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2003 Dodge Ram 2500 Heavy Duty - Road Test

Posted in Features on June 1, 2003 Comment (0)
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It's interesting to observe the current heavyweight four-wheel-drive offerings from DaimlerChrysler, Ford Motor Company, and General Motors, noting both the similarities and the unique aspects of each company's product. The concepts shared between the Ford Super Duty, the Chevrolet/GMC Heavy Duty, and the all-new Dodge Ram Heavy Duty include the use of the following: a rear solid drive axle suspended with leaf spring packs, a fullsize bed, a gas or diesel engine, a strong, heavily crossbraced ladder-style frame, and the spaciousness of a four-door crew cab configuration.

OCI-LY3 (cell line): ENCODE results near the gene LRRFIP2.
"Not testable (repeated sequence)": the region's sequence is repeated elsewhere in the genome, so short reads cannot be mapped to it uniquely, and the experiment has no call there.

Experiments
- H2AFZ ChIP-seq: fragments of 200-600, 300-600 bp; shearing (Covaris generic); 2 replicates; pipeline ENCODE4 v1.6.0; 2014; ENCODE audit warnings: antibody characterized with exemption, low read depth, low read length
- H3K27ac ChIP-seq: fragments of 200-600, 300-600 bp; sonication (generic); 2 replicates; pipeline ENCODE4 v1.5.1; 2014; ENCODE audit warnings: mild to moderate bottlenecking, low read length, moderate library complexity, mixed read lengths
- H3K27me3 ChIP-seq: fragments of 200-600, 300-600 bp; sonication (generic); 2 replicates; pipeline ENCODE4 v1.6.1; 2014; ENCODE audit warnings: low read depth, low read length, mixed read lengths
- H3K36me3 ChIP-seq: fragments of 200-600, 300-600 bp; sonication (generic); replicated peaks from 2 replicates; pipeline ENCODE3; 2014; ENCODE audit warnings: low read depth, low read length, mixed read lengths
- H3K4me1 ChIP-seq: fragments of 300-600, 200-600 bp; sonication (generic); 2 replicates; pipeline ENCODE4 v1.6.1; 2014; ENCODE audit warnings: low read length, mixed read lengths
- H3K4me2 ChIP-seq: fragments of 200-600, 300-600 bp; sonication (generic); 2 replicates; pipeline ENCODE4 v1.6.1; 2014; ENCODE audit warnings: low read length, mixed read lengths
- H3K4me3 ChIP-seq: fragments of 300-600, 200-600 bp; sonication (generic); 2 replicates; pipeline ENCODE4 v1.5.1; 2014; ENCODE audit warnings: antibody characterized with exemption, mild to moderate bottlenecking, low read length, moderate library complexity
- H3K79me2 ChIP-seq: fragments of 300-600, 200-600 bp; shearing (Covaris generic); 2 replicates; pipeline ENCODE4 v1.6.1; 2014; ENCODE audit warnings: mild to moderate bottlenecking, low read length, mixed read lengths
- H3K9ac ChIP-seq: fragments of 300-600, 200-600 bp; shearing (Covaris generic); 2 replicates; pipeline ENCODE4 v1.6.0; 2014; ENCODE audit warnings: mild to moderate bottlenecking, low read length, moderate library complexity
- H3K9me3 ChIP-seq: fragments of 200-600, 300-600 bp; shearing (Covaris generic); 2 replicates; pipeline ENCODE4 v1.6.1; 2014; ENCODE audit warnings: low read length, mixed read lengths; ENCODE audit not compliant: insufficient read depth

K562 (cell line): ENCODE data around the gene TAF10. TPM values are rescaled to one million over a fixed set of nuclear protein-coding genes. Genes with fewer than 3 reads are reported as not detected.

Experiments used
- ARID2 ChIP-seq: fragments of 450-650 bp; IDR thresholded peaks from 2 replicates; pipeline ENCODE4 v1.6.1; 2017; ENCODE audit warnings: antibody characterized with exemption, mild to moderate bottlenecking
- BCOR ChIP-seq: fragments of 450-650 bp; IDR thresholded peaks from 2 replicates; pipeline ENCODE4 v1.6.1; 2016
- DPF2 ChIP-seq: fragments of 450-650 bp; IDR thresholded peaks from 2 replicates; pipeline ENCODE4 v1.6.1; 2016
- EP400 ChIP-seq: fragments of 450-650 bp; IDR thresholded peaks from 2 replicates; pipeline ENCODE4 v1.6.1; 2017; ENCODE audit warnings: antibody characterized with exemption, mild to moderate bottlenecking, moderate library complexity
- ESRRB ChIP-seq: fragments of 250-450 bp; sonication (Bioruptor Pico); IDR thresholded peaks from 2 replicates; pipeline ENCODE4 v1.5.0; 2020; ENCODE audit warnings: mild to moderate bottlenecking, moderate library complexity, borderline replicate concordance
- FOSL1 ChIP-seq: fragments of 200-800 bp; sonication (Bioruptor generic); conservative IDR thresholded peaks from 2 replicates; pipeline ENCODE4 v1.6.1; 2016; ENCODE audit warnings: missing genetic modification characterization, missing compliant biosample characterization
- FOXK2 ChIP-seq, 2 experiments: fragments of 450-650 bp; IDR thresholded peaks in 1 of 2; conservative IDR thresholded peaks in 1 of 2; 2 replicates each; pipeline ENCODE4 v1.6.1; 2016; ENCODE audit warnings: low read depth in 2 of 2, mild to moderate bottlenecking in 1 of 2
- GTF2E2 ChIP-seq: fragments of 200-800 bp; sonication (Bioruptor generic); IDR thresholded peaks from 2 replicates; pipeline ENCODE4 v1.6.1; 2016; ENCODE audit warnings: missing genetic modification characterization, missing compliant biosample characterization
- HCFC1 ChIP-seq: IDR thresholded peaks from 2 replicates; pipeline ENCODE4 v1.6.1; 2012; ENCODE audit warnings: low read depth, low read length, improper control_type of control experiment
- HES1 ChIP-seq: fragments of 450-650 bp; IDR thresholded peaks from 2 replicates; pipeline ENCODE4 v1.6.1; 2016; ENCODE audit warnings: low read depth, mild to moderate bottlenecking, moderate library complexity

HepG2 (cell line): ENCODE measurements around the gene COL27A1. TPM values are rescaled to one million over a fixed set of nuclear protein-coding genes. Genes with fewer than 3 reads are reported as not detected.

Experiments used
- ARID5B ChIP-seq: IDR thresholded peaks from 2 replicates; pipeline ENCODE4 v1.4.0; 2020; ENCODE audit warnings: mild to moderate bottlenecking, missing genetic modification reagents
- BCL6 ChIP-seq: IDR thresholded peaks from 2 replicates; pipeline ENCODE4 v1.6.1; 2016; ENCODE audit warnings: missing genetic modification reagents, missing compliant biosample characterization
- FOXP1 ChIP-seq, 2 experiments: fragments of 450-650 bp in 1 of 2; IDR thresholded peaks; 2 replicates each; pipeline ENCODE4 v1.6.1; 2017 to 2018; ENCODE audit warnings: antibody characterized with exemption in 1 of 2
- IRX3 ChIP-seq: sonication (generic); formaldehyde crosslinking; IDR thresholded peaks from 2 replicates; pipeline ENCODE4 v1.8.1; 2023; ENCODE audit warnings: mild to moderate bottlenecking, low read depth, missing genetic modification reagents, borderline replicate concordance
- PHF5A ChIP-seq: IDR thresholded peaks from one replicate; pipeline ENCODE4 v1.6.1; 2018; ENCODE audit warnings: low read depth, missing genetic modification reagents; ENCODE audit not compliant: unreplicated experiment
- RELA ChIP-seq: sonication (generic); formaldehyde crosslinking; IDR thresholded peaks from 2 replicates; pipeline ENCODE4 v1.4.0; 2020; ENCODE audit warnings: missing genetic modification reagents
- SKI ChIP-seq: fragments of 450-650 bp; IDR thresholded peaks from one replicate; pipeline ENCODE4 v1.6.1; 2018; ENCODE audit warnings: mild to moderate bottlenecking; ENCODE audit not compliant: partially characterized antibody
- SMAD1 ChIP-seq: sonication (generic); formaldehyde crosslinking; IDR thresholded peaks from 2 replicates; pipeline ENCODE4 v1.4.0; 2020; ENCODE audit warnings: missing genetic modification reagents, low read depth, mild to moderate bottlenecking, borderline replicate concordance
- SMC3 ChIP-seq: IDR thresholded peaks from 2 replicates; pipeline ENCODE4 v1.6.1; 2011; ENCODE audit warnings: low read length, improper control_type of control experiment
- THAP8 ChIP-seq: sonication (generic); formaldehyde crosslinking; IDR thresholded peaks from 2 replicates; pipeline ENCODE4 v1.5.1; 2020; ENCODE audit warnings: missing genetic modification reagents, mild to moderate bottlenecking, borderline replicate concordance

Although the three big trucks share these major traits, there are nuances evident in both design and construction in keeping with each truck maker's heritage and corporate goals. As to the major differences between the Dodge, GM, and Ford trucks, there are many, but the three major differences that set the trucks apart are styling, the front suspension, and the drivetrain.

We're not going to get too far into the front sheetmetal styling cues of the Chevy, Ford, and Dodge trucks, but let's call the General's front end conservative and clean and the Ford's nose distinctive and aggressive. The Dodge Ram HD's face is unique - bold with a capital B and unmistakably Dodge Ram.